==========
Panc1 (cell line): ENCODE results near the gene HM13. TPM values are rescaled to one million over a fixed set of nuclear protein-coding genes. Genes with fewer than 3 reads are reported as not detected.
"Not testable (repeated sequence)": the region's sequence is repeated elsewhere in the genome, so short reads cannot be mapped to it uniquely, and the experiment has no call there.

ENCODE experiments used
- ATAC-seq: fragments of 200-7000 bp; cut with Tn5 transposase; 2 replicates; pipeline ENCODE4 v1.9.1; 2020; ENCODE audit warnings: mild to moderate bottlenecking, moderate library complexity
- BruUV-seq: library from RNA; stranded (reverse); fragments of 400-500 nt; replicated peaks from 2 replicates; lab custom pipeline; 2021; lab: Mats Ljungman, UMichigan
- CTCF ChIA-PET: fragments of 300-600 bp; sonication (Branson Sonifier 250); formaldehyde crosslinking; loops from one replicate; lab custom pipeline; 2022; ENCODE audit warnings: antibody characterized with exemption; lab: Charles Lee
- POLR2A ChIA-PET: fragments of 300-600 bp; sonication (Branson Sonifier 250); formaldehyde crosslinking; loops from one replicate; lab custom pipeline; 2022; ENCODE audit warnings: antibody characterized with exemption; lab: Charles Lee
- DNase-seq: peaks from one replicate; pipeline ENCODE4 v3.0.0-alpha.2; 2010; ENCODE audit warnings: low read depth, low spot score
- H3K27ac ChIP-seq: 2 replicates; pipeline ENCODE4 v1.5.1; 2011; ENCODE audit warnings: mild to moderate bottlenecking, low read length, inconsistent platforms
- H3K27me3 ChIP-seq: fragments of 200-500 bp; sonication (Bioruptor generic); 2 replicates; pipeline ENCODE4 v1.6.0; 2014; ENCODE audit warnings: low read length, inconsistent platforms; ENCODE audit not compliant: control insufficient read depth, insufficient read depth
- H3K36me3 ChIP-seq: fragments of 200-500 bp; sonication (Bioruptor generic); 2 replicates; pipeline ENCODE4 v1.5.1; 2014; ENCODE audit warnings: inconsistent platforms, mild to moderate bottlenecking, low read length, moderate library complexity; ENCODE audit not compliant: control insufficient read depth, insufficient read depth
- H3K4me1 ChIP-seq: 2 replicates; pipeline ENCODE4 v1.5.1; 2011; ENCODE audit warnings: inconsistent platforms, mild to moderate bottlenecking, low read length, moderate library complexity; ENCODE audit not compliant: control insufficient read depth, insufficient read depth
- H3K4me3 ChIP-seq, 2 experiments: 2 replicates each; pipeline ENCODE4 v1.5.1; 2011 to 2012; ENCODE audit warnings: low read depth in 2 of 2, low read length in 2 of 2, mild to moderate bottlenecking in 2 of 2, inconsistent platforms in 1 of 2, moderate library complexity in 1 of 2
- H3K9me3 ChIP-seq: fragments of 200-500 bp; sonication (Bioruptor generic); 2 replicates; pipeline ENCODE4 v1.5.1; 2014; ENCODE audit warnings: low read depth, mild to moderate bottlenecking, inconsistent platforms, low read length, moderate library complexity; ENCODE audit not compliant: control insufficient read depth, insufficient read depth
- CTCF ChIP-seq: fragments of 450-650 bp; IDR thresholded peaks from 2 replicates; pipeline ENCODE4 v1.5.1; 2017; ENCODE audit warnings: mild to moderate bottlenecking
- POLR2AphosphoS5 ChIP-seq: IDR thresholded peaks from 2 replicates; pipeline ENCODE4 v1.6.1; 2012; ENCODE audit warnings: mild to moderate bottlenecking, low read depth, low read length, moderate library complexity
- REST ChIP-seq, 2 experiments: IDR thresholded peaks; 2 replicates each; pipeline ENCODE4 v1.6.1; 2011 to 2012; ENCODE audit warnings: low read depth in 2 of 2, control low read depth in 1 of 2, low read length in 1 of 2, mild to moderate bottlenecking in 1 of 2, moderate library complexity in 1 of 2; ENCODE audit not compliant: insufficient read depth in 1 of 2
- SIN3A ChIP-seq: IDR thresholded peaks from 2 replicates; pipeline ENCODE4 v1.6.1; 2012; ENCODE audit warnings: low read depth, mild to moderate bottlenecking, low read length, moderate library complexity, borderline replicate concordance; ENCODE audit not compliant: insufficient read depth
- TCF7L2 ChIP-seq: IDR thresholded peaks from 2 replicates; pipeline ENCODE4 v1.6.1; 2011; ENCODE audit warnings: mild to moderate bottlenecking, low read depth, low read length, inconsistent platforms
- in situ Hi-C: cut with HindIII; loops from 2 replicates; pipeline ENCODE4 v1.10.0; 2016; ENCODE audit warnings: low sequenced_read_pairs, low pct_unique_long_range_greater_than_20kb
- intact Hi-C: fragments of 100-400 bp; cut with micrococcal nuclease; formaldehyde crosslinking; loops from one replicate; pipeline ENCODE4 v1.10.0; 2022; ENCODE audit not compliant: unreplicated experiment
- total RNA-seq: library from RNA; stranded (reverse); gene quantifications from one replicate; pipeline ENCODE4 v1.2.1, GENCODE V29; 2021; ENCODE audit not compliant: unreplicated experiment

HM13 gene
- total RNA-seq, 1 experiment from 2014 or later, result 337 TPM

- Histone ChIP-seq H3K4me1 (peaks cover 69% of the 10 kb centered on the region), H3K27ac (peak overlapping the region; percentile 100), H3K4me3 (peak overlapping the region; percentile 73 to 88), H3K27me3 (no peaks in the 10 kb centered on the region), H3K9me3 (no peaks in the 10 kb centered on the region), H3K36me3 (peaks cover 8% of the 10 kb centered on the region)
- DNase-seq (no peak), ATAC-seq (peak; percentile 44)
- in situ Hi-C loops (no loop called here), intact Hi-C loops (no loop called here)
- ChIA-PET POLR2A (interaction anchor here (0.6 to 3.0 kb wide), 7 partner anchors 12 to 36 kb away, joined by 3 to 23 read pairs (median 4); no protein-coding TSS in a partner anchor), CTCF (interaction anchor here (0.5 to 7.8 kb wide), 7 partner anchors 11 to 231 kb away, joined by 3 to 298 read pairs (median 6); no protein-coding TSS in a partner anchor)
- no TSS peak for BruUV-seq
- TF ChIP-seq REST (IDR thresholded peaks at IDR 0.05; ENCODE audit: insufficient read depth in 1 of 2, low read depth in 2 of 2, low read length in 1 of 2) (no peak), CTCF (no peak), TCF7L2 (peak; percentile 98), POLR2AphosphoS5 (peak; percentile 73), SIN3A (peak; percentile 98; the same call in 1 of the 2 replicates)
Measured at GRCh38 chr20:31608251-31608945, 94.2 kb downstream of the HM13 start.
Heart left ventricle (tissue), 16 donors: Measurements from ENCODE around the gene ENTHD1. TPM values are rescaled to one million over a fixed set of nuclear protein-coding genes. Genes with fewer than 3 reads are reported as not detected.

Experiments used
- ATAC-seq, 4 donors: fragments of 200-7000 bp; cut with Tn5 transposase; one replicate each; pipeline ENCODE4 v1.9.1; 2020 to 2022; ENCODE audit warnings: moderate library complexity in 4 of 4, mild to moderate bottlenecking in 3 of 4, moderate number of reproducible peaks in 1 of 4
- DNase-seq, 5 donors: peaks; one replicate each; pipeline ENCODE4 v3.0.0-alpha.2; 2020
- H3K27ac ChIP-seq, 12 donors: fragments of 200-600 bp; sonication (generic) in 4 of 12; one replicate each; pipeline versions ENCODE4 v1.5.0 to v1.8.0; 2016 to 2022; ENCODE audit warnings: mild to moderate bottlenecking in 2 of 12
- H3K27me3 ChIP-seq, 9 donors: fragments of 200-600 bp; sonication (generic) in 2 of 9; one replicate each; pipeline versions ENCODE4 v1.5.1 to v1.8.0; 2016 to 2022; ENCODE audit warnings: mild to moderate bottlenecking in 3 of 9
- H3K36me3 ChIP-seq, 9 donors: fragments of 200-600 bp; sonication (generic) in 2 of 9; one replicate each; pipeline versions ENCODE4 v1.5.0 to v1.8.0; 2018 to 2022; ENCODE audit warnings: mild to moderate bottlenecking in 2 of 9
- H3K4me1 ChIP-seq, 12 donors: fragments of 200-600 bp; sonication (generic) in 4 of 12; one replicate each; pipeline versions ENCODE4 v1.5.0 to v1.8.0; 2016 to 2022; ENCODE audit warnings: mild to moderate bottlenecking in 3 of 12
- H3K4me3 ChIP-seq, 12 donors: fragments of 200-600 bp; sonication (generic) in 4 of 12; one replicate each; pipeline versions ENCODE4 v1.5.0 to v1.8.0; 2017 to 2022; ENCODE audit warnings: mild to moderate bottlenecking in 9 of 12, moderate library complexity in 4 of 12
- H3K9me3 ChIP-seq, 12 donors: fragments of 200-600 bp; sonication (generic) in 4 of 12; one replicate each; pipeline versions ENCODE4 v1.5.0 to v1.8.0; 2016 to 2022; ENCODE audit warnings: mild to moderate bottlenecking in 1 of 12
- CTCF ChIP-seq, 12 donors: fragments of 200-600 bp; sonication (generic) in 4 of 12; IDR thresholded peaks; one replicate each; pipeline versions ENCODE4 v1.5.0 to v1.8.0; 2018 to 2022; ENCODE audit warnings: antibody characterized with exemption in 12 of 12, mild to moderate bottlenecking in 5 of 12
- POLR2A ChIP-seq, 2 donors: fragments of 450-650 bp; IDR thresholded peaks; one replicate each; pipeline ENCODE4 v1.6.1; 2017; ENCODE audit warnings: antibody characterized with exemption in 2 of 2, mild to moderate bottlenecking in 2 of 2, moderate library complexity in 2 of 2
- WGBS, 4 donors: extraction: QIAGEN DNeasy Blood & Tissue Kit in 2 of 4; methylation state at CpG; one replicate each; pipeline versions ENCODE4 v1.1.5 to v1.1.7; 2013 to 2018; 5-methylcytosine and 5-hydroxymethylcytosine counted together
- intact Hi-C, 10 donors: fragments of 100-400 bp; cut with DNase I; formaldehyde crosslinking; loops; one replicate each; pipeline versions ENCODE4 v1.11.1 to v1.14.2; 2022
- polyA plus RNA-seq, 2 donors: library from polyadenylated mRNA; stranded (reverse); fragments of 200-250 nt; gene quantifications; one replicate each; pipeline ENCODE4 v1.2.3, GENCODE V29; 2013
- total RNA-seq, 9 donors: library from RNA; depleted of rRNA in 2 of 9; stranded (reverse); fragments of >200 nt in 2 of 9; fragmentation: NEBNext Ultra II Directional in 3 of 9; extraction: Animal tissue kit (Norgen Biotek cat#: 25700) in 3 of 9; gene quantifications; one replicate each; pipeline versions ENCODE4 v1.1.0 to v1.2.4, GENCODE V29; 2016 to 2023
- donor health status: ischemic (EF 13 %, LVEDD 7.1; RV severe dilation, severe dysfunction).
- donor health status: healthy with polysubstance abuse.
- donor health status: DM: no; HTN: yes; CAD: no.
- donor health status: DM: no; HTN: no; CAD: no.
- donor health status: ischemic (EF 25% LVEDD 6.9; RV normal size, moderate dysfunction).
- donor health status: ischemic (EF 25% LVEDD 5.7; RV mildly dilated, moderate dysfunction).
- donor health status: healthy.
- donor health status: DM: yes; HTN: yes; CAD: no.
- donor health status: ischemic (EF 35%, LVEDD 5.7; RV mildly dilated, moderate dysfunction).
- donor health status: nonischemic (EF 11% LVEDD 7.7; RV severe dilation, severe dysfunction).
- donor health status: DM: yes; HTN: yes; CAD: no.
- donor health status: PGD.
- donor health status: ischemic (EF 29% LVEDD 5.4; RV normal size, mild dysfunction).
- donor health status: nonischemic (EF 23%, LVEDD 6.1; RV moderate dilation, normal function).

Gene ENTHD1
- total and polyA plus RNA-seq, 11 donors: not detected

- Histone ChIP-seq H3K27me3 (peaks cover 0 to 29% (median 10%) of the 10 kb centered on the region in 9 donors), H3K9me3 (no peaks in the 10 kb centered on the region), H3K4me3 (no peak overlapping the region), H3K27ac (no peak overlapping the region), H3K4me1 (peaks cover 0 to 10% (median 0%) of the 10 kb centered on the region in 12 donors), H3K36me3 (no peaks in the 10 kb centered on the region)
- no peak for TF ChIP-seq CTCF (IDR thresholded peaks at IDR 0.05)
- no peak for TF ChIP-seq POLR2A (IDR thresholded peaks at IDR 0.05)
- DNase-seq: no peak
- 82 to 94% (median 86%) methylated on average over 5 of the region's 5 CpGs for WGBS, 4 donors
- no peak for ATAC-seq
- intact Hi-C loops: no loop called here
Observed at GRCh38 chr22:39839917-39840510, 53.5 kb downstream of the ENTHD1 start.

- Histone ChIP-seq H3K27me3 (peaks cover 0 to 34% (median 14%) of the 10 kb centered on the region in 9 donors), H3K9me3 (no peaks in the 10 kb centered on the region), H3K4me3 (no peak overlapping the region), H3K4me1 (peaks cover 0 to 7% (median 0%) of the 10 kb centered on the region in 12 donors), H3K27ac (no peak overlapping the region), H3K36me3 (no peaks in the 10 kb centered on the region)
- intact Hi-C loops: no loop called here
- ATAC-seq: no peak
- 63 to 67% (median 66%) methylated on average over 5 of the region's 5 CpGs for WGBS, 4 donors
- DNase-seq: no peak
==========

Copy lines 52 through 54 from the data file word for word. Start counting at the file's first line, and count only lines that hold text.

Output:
- donor health status: ischemic (EF 25% LVEDD 6.9; RV normal size, moderate dysfunction).
- donor health status: ischemic (EF 25% LVEDD 5.7; RV mildly dilated, moderate dysfunction).
- donor health status: healthy.